Kovalchuck update

by pbadmin
on

There are less than 48 hours until Ilja Kovalchuck will be selected 1st overall in the 2001 entry draft; the first ever Russian to be the top pick. It is clear by now that Kovalchuck is what interests the Thrashers most. “We’re certainly very high on the Russian player. We’re going to follow up this week, meet again with the top three or four players in the draft. Yeah, as I sit here today, you know, the Russian is very high on our list. We think he’s a dominant player. Could be a potential superstar.” Waddell says.

“This is probably the most important thing that’s happened to the franchise in its short three years.” (the 1st overall pick) ” How we deal with this pick could definitely be the biggest thing for the next five or six years that this franchise has to deal with.”

Most NHL Gm’s are currently in Florida at this moment. There has been many rumours on trading the pick to the Buffalo Sabres or the Montreal Canadiens. Waddell says he has spoken to Montreal GM, Andre Savard on his goaltenders and his draft picks. But says there “isn’t anything on the table” at the moment. Montreal GM Andre Savard says he is very interested in gaining the 1st overall pick to select Kovalchuck, but is not willing to let go of Theodore. Maybe Garon and the 7th overall pick.

Why are most trade rumours about goalies heading to Atlanta? It’s simple. The Thrashers need a good young goalie. They have veteran, Damian Rhodes who was injured for most of the last season. They also have Norm Maracle who was goaltender of the IHL this year. But they need a young goalie who c Read more»

Minnesota Wild Draft Preview

by Mark Schwarz
on

Every organization likes to get off on the right foot and start their operation with a bang. For the Minnesota Wild, this kickstart came at the 2000 NHL Draft in Calgary when talented Slovak winger Marian Gaborik, considered by most to be the top player available in the draft, fell into their laps with the #3 overall pick. Gaborik walked straight into the lineup as an 18-year-old in 2000-01 and exceeded all expectations, leading the club in goals and points, and showing that he has all the tools to be an impact player for the Wild in the very near future. Almost lost behind Gaborik’s tremendous success were the seasons of the team’s second and third picks, Nick Schultz and Marc Cavosie, who both showed dramatic improvement and starred for their respective nations at the 2001 WJC, and 9th-round selection Lubomir Sekaras, who cracked the Wild roster as a 31 year-old rookie and scored 34 points from the blueline.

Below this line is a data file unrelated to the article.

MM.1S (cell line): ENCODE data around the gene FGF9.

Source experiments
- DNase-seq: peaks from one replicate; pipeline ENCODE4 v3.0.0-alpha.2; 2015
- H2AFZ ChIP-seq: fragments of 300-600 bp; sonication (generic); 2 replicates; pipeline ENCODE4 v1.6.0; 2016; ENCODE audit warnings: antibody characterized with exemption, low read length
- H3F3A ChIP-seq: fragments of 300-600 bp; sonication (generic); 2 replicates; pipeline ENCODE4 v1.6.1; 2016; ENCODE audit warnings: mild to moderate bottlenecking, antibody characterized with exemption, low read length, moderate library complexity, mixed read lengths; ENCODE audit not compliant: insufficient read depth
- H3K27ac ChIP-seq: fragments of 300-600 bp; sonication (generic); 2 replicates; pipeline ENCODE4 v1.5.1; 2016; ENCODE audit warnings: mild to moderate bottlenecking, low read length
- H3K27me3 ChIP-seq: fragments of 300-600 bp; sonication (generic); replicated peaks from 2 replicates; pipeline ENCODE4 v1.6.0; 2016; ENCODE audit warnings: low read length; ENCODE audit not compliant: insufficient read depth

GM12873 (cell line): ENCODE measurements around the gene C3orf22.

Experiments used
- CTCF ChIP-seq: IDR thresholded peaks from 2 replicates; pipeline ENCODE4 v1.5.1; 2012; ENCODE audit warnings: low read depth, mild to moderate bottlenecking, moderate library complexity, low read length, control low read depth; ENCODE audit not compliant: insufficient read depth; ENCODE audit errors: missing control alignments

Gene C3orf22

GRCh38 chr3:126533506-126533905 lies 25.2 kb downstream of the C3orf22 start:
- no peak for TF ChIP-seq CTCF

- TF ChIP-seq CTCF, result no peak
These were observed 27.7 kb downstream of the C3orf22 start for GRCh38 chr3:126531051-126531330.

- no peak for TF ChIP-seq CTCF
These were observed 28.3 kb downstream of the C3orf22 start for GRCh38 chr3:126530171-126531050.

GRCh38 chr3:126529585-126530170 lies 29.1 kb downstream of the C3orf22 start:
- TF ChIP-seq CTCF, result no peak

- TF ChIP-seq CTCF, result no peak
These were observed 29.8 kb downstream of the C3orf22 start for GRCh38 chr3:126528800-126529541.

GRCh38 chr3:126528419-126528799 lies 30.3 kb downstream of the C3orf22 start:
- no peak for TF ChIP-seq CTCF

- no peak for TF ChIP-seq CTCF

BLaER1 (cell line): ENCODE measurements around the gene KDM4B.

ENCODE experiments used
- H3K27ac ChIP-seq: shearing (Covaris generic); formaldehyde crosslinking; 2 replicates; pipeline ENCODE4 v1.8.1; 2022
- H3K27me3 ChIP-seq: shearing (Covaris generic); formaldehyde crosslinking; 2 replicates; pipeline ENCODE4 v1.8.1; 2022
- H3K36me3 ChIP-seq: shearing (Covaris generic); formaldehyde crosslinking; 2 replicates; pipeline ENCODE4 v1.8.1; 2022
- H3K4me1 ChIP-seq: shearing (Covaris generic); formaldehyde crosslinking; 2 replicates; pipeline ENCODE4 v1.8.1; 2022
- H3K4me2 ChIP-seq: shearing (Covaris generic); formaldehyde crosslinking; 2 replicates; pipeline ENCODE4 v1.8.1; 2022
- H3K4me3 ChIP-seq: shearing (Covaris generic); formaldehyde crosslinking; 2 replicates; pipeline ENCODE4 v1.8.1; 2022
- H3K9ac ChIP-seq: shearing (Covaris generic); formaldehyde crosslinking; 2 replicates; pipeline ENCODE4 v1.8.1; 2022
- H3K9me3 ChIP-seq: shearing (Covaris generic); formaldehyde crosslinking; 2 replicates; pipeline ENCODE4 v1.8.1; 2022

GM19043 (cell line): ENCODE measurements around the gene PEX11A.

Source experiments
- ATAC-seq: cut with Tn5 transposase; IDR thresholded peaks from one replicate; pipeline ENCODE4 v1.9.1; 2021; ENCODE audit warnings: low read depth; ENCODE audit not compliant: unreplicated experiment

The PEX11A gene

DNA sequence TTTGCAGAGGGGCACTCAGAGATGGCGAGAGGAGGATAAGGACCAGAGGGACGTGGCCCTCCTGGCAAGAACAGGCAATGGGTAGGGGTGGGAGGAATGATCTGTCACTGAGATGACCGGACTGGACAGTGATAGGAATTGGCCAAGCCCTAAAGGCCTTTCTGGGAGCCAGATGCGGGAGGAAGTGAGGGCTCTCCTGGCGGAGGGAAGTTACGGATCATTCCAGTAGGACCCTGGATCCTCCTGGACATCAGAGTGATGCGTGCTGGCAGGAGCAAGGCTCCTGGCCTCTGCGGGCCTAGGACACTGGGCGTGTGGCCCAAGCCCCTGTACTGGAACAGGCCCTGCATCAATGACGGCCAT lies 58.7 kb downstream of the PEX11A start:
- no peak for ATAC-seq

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Q&A with Mike Komisarek

by Mark Fischel
on

Defenseman Mike Komisarek from the University of Michigan figures to be gone from most National Hockey League teams’ draft lists very early on Saturday, as the 2001 NHL Entry Draft takes place at National Car Rental Center.

The hulking 6-foot-4, 225-pound native of Islip Terrace, NY, is rated fourth among North American prospects on Central Scouting’s final ranking. In 41 games with the Wolverines, Komisarek scored four goals and 16 points, adding 77 penalty minutes.

A gifted skater, Komisarek combines a powerful stride with excellent lateral movement. His overall mobility and willingness to jump into the offensive play make him a coveted asset in the NHL. But perhaps even more impressive is Komisarek’s punishing physical game. His defensive positioning and intimidating presence have drawn comparisons to New Jersey’s Scott Stevens.